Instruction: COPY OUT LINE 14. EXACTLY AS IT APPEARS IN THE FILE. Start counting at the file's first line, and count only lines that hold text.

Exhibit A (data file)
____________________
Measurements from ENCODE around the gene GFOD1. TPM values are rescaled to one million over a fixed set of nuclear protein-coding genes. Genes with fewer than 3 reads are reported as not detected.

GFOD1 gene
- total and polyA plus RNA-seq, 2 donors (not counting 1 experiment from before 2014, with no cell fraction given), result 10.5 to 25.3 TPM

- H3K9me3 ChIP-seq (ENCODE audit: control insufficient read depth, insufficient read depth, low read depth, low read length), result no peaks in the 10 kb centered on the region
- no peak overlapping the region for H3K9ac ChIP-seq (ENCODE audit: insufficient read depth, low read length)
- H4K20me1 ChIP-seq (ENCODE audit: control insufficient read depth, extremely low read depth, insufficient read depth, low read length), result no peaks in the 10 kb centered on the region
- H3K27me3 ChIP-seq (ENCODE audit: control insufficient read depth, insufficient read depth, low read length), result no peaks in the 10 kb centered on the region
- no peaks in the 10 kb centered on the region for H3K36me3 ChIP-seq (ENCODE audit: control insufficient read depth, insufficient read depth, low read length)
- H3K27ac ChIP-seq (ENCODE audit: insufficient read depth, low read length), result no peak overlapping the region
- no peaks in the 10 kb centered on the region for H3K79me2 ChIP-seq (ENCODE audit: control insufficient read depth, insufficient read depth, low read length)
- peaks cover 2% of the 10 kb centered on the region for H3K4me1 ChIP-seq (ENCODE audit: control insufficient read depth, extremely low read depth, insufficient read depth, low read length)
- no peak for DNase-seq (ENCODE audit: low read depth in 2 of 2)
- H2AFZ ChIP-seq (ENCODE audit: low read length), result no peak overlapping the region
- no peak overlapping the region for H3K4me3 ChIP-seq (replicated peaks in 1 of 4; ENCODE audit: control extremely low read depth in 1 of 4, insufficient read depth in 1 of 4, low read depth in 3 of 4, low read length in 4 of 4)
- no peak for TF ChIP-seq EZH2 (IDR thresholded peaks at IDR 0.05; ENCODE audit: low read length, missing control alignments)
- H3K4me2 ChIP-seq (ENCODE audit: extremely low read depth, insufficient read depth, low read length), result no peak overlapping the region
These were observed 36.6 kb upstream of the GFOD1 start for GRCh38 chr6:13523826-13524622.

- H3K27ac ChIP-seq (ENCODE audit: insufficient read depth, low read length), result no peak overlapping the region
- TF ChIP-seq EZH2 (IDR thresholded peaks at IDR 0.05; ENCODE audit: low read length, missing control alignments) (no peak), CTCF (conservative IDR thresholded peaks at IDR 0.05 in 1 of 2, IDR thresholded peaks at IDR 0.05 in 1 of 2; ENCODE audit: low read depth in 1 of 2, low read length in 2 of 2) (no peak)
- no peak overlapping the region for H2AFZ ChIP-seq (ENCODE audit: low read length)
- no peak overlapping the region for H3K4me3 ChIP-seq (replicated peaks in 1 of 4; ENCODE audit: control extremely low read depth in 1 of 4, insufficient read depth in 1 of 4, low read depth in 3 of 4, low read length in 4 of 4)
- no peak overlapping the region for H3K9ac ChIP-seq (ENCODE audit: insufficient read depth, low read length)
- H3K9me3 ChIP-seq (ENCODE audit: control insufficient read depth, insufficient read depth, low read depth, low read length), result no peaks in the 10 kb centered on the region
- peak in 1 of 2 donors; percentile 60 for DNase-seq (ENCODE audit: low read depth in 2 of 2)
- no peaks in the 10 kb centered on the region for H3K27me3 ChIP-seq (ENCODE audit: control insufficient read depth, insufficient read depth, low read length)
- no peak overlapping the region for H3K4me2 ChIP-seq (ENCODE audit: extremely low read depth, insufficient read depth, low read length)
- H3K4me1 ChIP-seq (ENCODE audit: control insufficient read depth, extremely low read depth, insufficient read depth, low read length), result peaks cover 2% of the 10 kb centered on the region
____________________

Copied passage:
- no peak overlapping the region for H3K4me3 ChIP-seq (replicated peaks in 1 of 4; ENCODE audit: control extremely low read depth in 1 of 4, insufficient read depth in 1 of 4, low read depth in 3 of 4, low read length in 4 of 4)